[blindkid] Learning to swim

DrV icdx at earthlink.net
Sat Jun 16 15:32:03 UTC 2012

Hi Devin,

I'll add to what Carol shared. We faced this as well with both are sons.
Some kids need to physically be motored through the motions with LOTS of
repetition to master the concept & needed develop the muscle motor memory.
 What to many may seem simple motion may need to be broken down into
smaller component motions with lots of repetition. Once they get it, they
may need periodic reminders or refreshers.
In the water using 1 or 2 kick boards or a smaller Boogie Board to
stabilize his trunk will allow him to focus more on the arm motions. It
may be helpful to have more than 1 adult work with him to get the concept;
1 to focus on stabilizing the trunk to remove that as a distractor (that
could be the parent) while the instructor works on arm motion.
Using "dry runs" on land can also be useful - this is done even for
beginnign sighted folks of all ages when teaching surfing. A bench (not
attached to a picnic table) of appropriate width is nice. He could lay on
the bench (kind of like a surfboard) with his head at or just over the
front edge. This provides a stable body platform & then the arms are free
on the side & in front to get the right motions.
Adding resistance as Carol mention may also provide additional
Instructors need to think outside the box. Talking with an Occupational or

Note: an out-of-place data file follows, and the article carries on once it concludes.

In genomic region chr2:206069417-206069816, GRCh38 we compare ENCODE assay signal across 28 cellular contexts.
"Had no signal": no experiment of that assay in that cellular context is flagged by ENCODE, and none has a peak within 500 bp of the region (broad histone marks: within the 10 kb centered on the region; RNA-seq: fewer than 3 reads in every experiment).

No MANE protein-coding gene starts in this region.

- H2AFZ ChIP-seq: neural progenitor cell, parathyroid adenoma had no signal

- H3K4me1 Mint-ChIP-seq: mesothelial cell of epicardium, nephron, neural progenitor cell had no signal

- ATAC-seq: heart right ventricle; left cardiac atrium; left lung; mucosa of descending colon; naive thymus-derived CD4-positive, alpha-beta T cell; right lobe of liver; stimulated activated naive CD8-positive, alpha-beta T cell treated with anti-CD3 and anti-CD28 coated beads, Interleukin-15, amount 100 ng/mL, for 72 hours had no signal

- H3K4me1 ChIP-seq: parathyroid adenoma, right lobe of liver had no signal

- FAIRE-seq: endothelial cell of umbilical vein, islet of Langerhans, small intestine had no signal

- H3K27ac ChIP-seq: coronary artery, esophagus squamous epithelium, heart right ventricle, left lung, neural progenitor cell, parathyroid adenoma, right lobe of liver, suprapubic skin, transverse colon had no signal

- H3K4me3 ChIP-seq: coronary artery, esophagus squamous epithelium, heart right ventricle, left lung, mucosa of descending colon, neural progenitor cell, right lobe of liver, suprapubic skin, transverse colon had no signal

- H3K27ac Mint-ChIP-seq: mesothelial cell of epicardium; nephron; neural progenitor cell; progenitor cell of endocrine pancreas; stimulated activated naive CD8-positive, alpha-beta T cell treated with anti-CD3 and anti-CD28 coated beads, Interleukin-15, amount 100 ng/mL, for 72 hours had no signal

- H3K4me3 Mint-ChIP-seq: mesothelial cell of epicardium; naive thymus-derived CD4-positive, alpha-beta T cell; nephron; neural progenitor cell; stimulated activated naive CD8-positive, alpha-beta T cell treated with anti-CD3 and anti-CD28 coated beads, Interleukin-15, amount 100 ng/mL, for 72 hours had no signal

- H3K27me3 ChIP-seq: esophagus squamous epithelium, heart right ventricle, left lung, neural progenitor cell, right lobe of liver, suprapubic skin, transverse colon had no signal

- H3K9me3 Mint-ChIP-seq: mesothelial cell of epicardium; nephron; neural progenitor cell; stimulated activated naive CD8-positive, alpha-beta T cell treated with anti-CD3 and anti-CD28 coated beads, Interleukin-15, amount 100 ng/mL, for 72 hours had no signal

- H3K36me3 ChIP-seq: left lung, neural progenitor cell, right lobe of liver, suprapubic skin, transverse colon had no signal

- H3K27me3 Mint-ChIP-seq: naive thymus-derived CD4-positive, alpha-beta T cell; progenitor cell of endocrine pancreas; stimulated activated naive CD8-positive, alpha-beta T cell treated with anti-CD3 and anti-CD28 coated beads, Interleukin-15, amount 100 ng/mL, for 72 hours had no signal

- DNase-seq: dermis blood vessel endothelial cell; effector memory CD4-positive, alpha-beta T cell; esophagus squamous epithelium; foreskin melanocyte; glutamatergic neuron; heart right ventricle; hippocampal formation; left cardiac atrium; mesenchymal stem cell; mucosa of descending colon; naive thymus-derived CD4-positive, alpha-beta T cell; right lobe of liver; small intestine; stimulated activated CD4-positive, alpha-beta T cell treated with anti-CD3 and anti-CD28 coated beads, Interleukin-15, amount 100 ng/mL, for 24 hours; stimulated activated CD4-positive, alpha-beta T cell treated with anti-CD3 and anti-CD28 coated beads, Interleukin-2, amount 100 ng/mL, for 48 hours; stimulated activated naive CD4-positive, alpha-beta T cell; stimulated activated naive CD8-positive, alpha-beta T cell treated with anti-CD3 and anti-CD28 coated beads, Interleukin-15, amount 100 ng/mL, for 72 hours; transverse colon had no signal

Physical Therapist may also be useful.
As with anything else in life, some instructors are better than others.
You may need to shop around a bit. None of the swim instructors my kids
have had had previously worked with a blind child.
Definitely stick with it. I firmly believe that very child, blind or
sighted, should be taught swimming basics--at least to tread water and a
basic stroke at a minimum--so that they are at least comfortable, in the
water. Water experiences are so much fun - watermarks, the beach,
canoeing, kayaking, surfing, paddle-boarding etc.  Around here at the
middle & high school a few weeks of gym class are spent in the pool.
Comfort in the water is a social & safety issue.
Best wishes,

On 6/16/12 7:17 AM, "Carol Castellano" <carol_castellano at verizon.net>

>Hi Devin,
>My daughter had difficulty with this as well.  I assume you mean the
>circular movement with his arms, right?  For our daughter, we had to
>start with the components of the movement--teaching her the feeling
>of stretching her arms out straight--in any direction.  I think she
>had to learn this feeling in her shoulders.  So we practiced that a
>lot--arms straight up (like raising your hand), arms out to the side,
>arms forward, etc.
>We found adding resistance with one of those elastic physical therapy
>bands was helpful for developing a consciousness of the various
>muscle groups and sensations.
>Hope this helps.
>Carol Castellano
>President, Parents of Blind Children-NJ
>Director of Programs
>National Organization of Parents of Blind Children
>carol_castellano at verizon.net
>At 07:16 AM 6/16/2012, you wrote:
>>Hello everyone, I was hoping some of you might have some ideas on how to
>>teach swimming. My son was born blind and has some cognitive issues due
>>to seizures when he was very young. We are having one heck of a time
>>getting him to understand the circular motion concept. Any ideas would be
>>appreciated, we have taken him to swim class but they didn't know how to
>>help him either.
>>Thank you,
>>Devin Bewley
>>Cherry Creek Properties LLC.
>>blindkid mailing list
>>blindkid at nfbnet.org
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